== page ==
If you look at Tbilisi from the holy mountain Mtatsminda, it seems that the bottom is a real kaleidoscope. Glass futuristic towers rise above the modest old quarters, ancient churches and fortresses hang over the winding ribbon of the Kura, and behind all this, somewhere on the horizon, silhouettes of mountains appear. You always feel a special, soulful atmosphere in this city. The old-timers are sure that the capital received its name (“tbili”, which means “warm”) not only because of the hot sulfur springs, but also because of the generosity of the local residents!
You can start exploring the city from its oldest part - Abanotubani. It is here that the sulfuric-alkaline springs are located, the ones that were discovered by the Georgian king Vakhtang Gorgasali, the founder of Tbilisi, during hunting. Nowadays, there is a whole bath-house block over the springs, poetized by Pushkin and Dumas. It is still possible to steam and take a sulfur bath, and then go for a walk around Tbilisi.
If you walk away from the baths a little bit, you have a chance to get into the Legvtakhevi, along which the small river flows. People come here for the picturesque waterfall right in the center of Tbilisi!
Everyone who comes to the city for the first time should visit Narikala. This fortress complex was formed from the IV century, constantly collapsing and rebuilding – today its walls offer you the most beautiful views of the city. Old Tbilisi is located right at the foot of the fortress – that very area for which many people go to the Georgian capital. Narrow streets and wooden houses with carved balconies, the ancient temple of Sioni, where Griboyedov and princess Chavchavadze got married, old mosques and synagogues, plane trees and vineyard-covered gates – despite their modest size, these picturesque labyrinths can drag on for several hours!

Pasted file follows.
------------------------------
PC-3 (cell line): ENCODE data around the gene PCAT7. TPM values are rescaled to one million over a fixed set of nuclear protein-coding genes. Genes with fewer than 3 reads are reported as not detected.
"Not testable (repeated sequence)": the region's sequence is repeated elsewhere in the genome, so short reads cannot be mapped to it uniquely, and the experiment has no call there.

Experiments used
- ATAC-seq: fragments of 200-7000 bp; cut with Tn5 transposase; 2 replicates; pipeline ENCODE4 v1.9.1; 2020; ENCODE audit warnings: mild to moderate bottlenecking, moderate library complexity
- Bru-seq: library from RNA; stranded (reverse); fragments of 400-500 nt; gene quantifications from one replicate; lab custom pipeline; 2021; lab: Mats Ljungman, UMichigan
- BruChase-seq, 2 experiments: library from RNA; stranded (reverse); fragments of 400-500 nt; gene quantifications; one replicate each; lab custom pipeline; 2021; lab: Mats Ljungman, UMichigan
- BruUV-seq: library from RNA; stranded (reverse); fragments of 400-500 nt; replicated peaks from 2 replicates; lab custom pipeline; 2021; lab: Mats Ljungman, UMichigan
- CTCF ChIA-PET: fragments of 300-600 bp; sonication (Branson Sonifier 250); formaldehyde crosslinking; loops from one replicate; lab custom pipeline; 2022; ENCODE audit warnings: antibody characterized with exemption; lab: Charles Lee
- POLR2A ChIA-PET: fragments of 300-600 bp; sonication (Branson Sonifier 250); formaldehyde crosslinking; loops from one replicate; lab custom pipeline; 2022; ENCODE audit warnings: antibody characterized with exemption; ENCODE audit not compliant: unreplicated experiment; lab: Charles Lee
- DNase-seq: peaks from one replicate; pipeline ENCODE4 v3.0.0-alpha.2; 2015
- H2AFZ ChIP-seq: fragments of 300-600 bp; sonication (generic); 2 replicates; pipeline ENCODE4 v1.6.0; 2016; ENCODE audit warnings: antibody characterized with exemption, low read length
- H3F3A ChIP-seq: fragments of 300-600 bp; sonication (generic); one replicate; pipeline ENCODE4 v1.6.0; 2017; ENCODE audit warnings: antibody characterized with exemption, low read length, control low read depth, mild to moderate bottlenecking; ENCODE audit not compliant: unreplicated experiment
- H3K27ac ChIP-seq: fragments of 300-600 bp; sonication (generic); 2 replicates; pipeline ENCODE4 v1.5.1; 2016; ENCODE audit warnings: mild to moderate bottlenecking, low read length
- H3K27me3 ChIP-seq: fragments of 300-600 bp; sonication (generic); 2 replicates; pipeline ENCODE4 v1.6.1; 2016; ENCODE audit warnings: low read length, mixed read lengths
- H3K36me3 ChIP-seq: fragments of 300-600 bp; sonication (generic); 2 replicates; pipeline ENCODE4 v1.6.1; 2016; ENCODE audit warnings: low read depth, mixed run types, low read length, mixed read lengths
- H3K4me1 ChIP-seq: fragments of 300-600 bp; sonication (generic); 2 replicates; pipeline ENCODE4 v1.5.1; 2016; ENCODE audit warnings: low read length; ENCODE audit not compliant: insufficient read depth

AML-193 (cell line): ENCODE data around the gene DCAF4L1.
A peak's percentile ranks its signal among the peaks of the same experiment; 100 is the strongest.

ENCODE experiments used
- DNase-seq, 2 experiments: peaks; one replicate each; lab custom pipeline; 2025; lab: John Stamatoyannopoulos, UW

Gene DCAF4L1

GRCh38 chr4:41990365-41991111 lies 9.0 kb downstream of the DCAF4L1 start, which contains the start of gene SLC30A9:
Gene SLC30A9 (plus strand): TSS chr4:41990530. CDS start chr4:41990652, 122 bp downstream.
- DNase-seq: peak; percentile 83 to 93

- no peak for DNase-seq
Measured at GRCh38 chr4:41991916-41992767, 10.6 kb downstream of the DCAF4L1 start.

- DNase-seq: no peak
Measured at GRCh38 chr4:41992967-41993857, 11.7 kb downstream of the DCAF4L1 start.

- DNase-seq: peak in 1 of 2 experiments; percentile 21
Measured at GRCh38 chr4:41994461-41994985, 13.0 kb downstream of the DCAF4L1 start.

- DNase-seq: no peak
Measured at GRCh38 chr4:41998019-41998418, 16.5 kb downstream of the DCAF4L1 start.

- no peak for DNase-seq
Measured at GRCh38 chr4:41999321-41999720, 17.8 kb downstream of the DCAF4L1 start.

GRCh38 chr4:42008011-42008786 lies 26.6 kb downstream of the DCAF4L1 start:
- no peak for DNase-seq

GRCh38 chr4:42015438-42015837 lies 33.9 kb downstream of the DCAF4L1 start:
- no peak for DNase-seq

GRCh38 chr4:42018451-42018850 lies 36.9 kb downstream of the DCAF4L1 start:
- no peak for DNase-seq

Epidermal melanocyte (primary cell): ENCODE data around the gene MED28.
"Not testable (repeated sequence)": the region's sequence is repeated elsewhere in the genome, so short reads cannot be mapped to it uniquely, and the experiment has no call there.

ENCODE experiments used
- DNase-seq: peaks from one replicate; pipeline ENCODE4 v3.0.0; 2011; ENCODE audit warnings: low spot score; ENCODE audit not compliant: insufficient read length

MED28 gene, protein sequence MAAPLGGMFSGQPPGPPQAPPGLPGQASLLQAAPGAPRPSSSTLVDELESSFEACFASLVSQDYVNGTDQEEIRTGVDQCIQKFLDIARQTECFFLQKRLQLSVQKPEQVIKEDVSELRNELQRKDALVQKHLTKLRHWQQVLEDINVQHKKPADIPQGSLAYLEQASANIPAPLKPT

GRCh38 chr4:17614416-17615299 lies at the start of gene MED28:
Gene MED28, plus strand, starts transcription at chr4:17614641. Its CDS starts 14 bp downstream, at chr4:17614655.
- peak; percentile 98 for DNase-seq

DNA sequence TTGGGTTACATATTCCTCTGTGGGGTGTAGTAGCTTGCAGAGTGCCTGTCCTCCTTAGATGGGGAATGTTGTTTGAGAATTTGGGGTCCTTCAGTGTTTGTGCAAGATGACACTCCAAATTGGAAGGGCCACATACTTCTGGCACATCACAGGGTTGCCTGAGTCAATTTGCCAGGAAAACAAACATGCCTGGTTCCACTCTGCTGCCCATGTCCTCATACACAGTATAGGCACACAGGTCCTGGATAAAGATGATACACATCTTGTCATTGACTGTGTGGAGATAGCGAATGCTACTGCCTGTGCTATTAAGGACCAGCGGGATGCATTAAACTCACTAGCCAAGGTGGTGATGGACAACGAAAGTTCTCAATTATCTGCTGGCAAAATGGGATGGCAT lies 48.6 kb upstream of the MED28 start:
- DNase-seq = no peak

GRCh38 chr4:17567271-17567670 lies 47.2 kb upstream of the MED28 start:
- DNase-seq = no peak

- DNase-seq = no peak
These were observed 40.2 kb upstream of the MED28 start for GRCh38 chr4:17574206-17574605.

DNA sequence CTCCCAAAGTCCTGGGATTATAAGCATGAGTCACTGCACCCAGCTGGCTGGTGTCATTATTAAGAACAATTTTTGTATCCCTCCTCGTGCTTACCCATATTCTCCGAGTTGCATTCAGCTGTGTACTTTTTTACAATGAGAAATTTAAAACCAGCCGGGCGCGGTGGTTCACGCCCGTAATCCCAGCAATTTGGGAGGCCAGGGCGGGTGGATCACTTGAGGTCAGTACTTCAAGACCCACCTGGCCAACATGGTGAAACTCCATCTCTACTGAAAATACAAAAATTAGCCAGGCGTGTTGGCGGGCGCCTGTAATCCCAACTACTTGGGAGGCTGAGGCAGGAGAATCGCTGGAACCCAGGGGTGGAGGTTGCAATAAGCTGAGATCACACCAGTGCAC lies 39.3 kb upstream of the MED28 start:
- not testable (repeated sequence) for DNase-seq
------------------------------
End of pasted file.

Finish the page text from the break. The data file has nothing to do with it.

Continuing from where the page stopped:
The best way to relax from the urban fuss is in the Tbilisi Botanical Garden, which was laid out in the place of the ancient royal gardens. In addition to the grandiose collection of plants (there is even a whole bamboo grove!), you can see the Georgian “Motherland” (the sculpture of “Mother of Kartli”), waterfalls and picturesque bridges of the time of Queen Tamara.
The Georgian capital belongs to the category of cities that will welcome you both in the summer heat and on the New Year’s holidays. The peak of the tourist season falls on July and August – the days are sunny and warm, there is practically no rain. The heat is breaking by September, the number of tourists is getting smaller, and the amount of seasonal fruits and vegetables on the markets is just off scale! If you are lucky enough to be in the city at the end of October, be sure to visit the famous “Tbilisoba” – the harvest festival, when the streets of the capital turn into one continuous festival of Georgian culture. Winters in Tbilisi are warm, there is almost no frost and snow, and spring comes swiftly – by mid-March the air is warming up to 10-15 °С.
It is almost impossible to visit Tbilisi and not to fall in love with it! This city has a rich soul, it covers a traveler from head to foot like a wave, lures with its ancient lanes and besots his or her head with young wine. Buy the largest storage memory card, forget about the word “diet” and be ready to walk a lot – Tbilisi is worth it!